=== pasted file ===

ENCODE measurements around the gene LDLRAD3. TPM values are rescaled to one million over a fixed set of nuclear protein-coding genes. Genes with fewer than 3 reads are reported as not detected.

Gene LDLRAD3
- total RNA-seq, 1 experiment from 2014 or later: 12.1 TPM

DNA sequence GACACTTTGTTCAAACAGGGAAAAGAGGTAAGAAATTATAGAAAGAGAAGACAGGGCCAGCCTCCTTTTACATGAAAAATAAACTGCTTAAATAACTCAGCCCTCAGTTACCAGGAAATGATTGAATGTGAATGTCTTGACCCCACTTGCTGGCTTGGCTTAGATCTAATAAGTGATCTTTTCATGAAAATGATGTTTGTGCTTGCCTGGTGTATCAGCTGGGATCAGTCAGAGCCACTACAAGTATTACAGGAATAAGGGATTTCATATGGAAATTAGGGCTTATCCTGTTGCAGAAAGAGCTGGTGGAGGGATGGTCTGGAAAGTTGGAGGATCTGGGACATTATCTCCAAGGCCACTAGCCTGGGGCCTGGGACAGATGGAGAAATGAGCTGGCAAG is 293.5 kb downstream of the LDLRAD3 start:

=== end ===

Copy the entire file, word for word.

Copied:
ENCODE measurements around the gene LDLRAD3. TPM values are rescaled to one million over a fixed set of nuclear protein-coding genes. Genes with fewer than 3 reads are reported as not detected.

Gene LDLRAD3
- total RNA-seq, 1 experiment from 2014 or later: 12.1 TPM

DNA sequence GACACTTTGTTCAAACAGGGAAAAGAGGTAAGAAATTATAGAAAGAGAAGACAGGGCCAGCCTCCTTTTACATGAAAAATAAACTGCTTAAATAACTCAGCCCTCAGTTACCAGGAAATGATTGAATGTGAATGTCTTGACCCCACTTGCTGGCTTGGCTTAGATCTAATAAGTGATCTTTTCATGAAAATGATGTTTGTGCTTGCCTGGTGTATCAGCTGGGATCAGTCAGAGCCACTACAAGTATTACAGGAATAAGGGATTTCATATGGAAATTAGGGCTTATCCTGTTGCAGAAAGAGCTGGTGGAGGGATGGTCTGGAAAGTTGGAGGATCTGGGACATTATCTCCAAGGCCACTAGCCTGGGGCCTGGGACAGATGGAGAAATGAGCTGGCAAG is 293.5 kb downstream of the LDLRAD3 start: